70th Anniversary of the Bombing of Darwin

The 70th Anniversary of the bombing of Darwin (Northern Territory, Australia) was remembered today. Following years of preparation: The Bombing of Darwin Memorial Museum was opened today. Among the Museum's many attractions includes a video simulation of the bombing. Along with numerous war artifacts from that time. The United States Ambassador along with the Australian Prime Minister and Governor-General are in Darwin to lead the commemoration ceremonies.

For the first time official public recognition of the significance of Darwin has come into national prominence. More bombs and planes attacked Darwin than did atPearl Harbour. The event happened just days after the Fall of Singapore. Though Darwin was never given the Hollywood treatment the way Pearl Harbour was. 188 planes launched from Japanese Aircraft Carriers consisted of the first wave of bombing. A second wave of land based Bombers arrived only a couple of hours later. More than six hundred bombs landed on Darwin on that fateful day. The main force involved in the raid was the 1st Carrier Air Fleet which was commanded by Vice-Admiral Chūichi Nagumo. The same Japanese Commander along with his fleet of war ships that attacked Pearl Harbour in Hawaii months earlier. Darwin was bombed with little if no resistance. The official death toll at the time was only 17. The real figure though was 253+ fatalities. USS Peary was one of the American ships in port at the time-it was destroyed.

After the massive 19 February 1942 Japanese raid, the Northern Territory and parts of Western Australia's north were bombed 62 more times between 4 March 1942 and 12 November 1943.


As well over 700 were injured. The Curtin Government at the time fearing widespread panic downplayed the entire event claiming only 17 died. No real recognition of the event occurred until recent times. This bombing it has been said was the catalyst for the establishment of the ANZUS Treaty for permanent military ties between the United States and Australia. Now military bases in Darwin will host an extensive American contingent training on a rotational basis up to 2,500 troops. This was announced as a strategic decision by President Obama on his last visit to Darwin and Australia in November 2011. The ANZUS Treaty is the most fundamental treaty amongst two Allies which was signed and has meant very close military and civilian ties between United States and Australia ever since which included Australia involvement and commitment in the Vietnam Wars.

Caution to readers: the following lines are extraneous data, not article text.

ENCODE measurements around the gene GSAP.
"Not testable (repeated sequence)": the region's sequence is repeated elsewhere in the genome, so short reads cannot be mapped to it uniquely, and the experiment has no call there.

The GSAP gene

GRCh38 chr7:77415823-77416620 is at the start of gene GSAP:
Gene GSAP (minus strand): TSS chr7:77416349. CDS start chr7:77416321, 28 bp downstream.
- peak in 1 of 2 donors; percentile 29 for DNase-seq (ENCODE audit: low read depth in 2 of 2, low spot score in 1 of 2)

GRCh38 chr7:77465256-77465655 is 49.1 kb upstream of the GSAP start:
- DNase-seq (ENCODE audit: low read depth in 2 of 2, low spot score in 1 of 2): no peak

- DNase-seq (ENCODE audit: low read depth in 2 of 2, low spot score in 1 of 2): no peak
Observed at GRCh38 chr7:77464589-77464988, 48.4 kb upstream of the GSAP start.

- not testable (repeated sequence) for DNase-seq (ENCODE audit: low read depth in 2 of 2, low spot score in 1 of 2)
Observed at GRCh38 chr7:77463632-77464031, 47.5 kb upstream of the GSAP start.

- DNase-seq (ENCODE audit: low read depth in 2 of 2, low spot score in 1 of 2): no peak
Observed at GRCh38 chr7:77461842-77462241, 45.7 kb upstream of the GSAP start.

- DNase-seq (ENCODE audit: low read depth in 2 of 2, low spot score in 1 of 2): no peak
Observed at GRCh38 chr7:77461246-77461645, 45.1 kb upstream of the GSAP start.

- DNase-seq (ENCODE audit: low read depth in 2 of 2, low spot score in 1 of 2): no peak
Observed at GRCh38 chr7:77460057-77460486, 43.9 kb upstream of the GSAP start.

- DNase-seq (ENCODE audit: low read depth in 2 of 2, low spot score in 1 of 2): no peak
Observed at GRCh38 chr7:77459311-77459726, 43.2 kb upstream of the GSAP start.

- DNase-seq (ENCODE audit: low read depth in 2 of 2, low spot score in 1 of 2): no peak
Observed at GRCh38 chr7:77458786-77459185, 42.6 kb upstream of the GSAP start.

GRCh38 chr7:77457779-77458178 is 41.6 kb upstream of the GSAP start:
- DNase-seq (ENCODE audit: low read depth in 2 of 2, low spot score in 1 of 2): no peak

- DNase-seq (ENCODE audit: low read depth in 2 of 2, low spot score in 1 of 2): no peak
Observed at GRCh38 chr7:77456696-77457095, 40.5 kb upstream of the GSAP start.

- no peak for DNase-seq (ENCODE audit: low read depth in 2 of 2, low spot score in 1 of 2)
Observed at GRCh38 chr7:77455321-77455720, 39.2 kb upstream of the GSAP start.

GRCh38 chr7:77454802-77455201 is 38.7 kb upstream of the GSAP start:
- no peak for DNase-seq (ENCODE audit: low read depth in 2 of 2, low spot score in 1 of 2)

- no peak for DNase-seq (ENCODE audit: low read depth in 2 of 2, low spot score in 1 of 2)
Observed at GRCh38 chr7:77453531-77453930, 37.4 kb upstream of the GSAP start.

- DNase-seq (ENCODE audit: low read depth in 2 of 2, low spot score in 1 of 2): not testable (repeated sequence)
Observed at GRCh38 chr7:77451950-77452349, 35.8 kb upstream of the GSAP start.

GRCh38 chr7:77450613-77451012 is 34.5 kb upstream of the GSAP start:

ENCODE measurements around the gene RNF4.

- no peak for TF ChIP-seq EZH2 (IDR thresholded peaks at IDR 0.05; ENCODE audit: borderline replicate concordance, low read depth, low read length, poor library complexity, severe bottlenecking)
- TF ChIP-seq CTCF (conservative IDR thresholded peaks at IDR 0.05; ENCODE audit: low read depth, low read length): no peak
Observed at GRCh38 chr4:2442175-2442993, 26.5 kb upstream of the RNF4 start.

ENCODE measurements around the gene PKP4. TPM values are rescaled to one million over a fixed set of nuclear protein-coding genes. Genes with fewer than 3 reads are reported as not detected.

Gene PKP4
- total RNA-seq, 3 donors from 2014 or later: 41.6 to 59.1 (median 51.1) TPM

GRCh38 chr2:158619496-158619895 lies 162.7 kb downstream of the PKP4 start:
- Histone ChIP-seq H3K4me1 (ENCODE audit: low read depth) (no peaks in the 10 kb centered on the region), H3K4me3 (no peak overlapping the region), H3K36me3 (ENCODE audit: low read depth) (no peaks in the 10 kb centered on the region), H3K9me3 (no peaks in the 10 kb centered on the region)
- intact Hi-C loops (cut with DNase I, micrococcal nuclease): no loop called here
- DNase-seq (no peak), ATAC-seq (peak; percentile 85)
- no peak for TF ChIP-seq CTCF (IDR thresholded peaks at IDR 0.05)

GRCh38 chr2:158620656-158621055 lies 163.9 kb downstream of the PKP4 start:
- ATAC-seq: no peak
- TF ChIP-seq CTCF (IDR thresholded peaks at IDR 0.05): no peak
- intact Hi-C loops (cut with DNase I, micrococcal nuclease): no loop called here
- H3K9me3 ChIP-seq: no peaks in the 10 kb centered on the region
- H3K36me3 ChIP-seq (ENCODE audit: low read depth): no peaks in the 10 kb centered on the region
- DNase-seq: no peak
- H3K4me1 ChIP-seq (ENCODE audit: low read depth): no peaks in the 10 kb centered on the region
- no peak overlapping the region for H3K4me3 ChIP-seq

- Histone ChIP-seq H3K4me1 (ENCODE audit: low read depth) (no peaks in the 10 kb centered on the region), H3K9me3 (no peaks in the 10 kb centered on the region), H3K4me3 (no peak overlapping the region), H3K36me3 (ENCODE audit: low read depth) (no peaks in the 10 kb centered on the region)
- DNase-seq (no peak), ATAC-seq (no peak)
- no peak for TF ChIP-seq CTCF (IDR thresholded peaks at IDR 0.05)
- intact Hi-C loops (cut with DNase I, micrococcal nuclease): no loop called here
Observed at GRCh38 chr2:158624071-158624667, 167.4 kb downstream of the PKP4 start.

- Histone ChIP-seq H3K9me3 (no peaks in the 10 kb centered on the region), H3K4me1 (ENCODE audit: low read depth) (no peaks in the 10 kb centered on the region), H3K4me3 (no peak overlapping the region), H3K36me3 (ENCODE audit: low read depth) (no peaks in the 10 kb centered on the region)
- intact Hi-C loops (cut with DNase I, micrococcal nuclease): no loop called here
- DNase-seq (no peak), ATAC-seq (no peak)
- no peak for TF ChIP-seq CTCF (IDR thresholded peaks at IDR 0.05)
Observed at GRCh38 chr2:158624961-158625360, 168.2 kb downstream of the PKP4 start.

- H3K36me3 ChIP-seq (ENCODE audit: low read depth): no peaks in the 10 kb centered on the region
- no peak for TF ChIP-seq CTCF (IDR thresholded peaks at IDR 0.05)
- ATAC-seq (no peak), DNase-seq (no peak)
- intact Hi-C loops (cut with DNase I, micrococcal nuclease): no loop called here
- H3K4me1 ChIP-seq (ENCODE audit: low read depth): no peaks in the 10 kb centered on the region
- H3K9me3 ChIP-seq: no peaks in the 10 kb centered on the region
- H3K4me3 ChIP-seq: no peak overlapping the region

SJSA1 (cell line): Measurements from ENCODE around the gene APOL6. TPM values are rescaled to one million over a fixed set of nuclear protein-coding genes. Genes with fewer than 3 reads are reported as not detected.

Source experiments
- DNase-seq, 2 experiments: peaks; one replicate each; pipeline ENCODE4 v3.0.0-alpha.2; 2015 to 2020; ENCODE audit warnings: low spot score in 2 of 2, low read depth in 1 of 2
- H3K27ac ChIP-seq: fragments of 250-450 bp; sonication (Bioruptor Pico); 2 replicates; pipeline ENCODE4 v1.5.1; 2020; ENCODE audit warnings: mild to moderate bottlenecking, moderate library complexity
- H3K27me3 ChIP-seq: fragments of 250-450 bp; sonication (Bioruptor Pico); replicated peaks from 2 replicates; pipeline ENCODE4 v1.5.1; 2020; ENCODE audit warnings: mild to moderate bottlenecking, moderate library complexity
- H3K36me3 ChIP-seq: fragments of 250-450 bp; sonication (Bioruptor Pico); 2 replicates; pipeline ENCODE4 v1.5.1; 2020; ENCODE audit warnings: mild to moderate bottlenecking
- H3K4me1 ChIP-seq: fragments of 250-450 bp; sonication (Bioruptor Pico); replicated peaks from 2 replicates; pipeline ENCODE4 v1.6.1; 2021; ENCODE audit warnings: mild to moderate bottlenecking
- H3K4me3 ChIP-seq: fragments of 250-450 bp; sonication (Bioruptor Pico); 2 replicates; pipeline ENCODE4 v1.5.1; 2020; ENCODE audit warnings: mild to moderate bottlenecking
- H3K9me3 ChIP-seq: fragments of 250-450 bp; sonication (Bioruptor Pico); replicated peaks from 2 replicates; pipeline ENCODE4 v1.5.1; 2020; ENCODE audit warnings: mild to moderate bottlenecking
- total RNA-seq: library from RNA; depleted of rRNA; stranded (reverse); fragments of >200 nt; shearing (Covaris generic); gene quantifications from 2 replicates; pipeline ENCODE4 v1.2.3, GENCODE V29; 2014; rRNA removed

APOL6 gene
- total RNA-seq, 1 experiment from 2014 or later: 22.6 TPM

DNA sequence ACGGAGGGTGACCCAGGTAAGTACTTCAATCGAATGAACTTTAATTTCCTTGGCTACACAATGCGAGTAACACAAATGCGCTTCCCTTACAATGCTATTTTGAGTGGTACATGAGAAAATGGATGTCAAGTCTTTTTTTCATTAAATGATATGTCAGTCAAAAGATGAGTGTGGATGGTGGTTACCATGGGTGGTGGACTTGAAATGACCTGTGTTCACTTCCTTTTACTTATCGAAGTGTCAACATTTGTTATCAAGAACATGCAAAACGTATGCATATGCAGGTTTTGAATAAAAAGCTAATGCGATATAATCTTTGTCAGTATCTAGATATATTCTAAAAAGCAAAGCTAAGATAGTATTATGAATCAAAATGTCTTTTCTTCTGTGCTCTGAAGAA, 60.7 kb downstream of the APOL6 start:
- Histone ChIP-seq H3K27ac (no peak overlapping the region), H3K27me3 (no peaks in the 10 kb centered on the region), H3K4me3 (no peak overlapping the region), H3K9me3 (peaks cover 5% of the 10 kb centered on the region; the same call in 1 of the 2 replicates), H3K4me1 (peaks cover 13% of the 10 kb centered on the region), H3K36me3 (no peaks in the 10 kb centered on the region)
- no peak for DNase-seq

MV Neptuna exploding at Stokes Hill Wharf
MV Neptuna exploding at Stokes Hill Wharf | Source

Before today had you heard about the Bombing of Darwin?

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On the 19th of February the 70th Anniversary commemoration service will take place to finally honour those who were the victims of the bombing of Darwin during WW2. According to Historians the attack on Darwin was meant really so that American could not use Australia as a safe base during the second World War. There was only one American destroyer in Darwin on that day. The purpose was also to make Darwin an unworkable port for the alliance war effort.

At about 9.15 am the Japanese force was spotted by an Australian Coastwatch personnel on Melville Island. While the coastwatcher radioed a warning to the authorities at Darwin, RAAF officers there wrongly judged that the aircraft which had been sighted were actually the ten USAAC P-40s, which were returning to Darwin at the time after bad weather forced them to abort a flight to Timor. As a result, the air raid sirens at Darwin were not sounded. One of the numerous reasosn of the failure to defend Darwin was a failure of shells which were unable to be used in the tropics.-The fuses did not work. The shell canisters were marked 'not to be used in the tropics' yet these shells had been stored in Darwin for two years.